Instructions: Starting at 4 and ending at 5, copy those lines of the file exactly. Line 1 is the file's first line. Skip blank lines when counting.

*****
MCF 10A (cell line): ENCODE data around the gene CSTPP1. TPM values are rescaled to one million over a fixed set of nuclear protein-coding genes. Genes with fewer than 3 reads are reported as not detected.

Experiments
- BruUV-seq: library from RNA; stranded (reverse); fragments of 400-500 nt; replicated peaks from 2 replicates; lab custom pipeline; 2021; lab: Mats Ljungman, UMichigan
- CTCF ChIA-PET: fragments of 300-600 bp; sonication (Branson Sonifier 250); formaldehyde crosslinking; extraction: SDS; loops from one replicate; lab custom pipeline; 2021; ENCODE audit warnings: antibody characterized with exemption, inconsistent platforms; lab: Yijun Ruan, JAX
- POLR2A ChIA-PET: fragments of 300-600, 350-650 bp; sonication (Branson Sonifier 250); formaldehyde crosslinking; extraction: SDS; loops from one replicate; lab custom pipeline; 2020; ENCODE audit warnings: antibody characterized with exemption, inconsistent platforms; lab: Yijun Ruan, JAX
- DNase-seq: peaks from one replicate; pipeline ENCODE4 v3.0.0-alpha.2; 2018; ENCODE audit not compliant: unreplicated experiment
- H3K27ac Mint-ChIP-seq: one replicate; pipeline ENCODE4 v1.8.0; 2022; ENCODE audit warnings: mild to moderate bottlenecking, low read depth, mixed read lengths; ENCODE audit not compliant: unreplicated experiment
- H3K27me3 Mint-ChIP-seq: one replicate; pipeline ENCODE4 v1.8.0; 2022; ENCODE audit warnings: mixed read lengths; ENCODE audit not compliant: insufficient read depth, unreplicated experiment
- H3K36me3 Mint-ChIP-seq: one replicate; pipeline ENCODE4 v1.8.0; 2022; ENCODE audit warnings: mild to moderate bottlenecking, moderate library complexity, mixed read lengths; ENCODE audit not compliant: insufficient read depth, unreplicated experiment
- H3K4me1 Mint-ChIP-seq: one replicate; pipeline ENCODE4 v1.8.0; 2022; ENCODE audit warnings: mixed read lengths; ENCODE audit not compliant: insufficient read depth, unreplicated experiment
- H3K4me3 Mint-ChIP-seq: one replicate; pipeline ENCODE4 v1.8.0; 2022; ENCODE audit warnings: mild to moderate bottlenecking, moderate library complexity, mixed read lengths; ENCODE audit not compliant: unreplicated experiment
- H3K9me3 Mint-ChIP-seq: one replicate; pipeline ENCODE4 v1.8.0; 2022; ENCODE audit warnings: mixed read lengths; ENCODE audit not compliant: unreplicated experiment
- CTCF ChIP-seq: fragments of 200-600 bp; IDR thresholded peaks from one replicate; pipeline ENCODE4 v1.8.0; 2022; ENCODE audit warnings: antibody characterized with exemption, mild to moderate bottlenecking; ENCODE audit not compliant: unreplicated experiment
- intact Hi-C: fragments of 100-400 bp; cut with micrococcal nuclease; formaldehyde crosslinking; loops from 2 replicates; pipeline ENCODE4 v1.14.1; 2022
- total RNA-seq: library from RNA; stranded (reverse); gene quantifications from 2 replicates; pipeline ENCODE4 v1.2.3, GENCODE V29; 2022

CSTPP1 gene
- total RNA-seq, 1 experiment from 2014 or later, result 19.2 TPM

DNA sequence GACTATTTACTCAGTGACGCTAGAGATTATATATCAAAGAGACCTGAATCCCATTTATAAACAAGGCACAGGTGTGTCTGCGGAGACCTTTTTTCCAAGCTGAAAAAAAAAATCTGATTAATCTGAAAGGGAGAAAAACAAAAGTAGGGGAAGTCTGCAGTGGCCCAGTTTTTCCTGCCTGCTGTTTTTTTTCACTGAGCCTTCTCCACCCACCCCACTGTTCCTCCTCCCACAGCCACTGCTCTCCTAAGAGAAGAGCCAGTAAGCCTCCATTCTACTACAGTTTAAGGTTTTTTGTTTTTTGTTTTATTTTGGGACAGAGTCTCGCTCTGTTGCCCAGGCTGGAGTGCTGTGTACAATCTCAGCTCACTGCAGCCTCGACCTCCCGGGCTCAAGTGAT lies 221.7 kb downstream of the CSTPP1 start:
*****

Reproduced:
- CTCF ChIA-PET: fragments of 300-600 bp; sonication (Branson Sonifier 250); formaldehyde crosslinking; extraction: SDS; loops from one replicate; lab custom pipeline; 2021; ENCODE audit warnings: antibody characterized with exemption, inconsistent platforms; lab: Yijun Ruan, JAX
- POLR2A ChIA-PET: fragments of 300-600, 350-650 bp; sonication (Branson Sonifier 250); formaldehyde crosslinking; extraction: SDS; loops from one replicate; lab custom pipeline; 2020; ENCODE audit warnings: antibody characterized with exemption, inconsistent platforms; lab: Yijun Ruan, JAX